A federal court judge dismissed earlier this month Evanston’s lawsuit against two gas companies the city claims were responsible for high levels of methane gas detected around a city park.
U.S. District Judge John Z. Lee ruled Feb. 10 on the case between Evanston and northern Illinois gas companies Nicor Gas and Commonwealth Edison. Lee dismissed the city’s claim that methane gas detected around James Park should be treated as solid waste under a federal statute.
The federal Resource Conservation and Recovery Act allows lawsuits against persons or groups that have disposed of any solid or hazardous waste “which may present an imminent and substantial endangerment to health or the environment,” according to court documents, but Lee ruled that methane gas is not a solid waste.
According to the documents, Lee said although the RCRA sometimes treats contained gases as solid gases, free-flowing gas such as methane does not fall under the statute.
“We are pleased with the court’s ruling and believe that it is correct,” Liz Keating, spokeswoman at ComEd, said in a statement to The Daily.
Evanston officials first detected high levels of methane gas in spring 2014 at several locations in and around James Park, which is located by the corner of Dodge Avenue and Oakton Street. Evanston claimed the methane was coming from the now-defunct Skokie Manufactured Gas Plant, where Nicor and ComEd were conducting a cleanup.
City officials notified Nicor and ComEd in October 2014 of its intent to sue the utility companies for improper disposal of “solid waste,” according to court documents. However, Nicor claimed James Park’s former status as a landfill was the reason for high levels of methane gas detected around the park.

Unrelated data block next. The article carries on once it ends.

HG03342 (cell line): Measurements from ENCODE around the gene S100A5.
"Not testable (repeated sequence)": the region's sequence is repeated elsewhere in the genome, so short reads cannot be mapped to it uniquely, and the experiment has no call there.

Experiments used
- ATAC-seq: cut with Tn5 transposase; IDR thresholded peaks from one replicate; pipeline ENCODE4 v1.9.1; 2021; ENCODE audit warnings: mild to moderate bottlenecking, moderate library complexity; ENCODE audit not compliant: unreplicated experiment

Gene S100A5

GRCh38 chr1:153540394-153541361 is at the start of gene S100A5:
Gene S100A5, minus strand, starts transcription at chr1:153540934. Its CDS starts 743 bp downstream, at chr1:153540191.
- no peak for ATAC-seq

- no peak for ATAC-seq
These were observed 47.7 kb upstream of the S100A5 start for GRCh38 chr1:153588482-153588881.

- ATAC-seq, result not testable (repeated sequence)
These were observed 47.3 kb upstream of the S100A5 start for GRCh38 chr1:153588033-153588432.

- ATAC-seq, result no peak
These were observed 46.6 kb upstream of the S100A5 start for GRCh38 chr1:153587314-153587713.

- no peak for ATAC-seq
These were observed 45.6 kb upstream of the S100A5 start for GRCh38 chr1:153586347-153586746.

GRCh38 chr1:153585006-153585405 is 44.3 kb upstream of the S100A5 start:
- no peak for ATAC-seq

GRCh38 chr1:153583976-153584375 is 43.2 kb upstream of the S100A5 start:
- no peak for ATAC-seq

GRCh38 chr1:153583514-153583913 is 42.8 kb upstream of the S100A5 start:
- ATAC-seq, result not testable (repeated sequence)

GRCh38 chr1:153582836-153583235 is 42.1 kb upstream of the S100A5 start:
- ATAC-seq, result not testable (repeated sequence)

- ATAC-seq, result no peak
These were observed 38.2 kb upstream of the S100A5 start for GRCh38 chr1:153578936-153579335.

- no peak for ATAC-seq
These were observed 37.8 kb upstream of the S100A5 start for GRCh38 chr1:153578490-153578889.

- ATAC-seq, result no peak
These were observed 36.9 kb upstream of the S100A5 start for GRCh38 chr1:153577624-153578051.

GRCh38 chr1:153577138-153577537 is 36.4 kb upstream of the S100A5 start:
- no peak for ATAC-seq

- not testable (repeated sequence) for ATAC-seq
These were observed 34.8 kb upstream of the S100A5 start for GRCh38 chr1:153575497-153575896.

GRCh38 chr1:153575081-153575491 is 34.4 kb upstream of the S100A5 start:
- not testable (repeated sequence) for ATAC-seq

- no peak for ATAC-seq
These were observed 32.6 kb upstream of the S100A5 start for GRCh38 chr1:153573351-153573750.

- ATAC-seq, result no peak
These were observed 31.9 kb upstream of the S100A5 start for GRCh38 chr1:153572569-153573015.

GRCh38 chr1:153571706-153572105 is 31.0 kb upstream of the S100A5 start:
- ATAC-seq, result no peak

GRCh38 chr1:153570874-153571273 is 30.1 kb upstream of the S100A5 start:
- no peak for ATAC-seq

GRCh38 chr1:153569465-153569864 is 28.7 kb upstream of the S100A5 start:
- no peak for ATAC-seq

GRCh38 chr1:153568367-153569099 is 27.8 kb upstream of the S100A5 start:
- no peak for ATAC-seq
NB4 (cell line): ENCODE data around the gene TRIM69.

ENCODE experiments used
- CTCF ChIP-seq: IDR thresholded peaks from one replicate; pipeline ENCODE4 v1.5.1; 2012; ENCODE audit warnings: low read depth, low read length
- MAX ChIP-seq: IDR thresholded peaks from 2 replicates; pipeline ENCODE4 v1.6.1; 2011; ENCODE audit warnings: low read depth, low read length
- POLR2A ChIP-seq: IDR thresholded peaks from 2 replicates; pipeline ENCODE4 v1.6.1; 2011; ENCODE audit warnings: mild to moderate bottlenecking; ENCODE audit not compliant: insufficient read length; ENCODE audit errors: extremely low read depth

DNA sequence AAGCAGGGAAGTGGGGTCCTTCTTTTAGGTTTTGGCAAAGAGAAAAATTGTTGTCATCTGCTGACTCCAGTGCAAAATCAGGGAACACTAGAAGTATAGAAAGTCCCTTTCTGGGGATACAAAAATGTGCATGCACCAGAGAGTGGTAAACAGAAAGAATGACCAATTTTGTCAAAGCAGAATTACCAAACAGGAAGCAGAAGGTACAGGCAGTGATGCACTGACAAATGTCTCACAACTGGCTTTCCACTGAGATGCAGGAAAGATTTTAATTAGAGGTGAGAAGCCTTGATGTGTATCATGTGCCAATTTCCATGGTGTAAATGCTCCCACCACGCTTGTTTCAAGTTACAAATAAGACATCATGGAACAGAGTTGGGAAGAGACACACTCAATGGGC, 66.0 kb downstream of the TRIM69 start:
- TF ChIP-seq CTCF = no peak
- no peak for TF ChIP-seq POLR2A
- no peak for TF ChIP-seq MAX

Nicor then quickly sued the city, arguing they had no liability for the high levels of detected methane gas under the RCRA, but Evanston then filed a counterclaim and third-party complaint against Nicor and ComEd, respectively, according to court documents. That counterclaim and third-party complaint were the claims dismissed by Lee earlier this month.
The city also filed a claim against Nicor and ComEd for responsibility of waste oil created by the companies as part of a gas production process at the defunct Skokie Manufactured Gas Plant, which closed in 1932.
The city claimed the waste oil migrated along pipelines and coated city water lines along Dodge Avenue with a black crust identical in nature to the waste oil. As the oil decomposes, the city said it releases methane gas. Evanston claimed the crust threatens to break through the water line and contaminate the city’s drinking water, according to court documents.
Lee, however, ruled this claim was also invalid because the city failed to give the proper 90-days notice to the utilities about this claim. City attorney Grant Farrar told The Daily in an email, however, the city filed Monday an amended notice of its intent to sue Nicor and ComEd under the RCRA with regard to waste oil. According to the court documents, the city filed a new claim because the previous claim did not give Nicor and ComEd 90-days notice.
Nicor and ComEd completed an environmental clean-up of the Skokie Manufactured Gas Plant in October. The city has been monitoring methane gas levels at various locations in the James Park area, including areas around Dawes Elementary School, 440 Dodge Ave., and the Levy Senior Center, 300 Dodge Ave.
The Illinois Environmental Protection Agency has agreed the city’s continuous monitoring of methane levels is needed, especially in light of how high concentration levels of methane could “combust when exposed to an ignition source,” Lee wrote in his ruling.
According to the court documents, Evanston claimed it has “repeatedly sought the cooperation of Nicor and ComEd to investigate the source of the methane,” but the city complains the utilities companies have generally been “evasive and dismissive.”
However, Jae Miller, senior manager of PR and media relations for AGL Resources, which is the parent company of Nicor Gas, told The Daily the company has cooperated with the city.
“When the city of Evanston initially contacted us about its concerns, we fully cooperated,” Miller said. “And our investigation concluded that there was no connection between Nicor Gas and the material the city detected in the area of James Park.”
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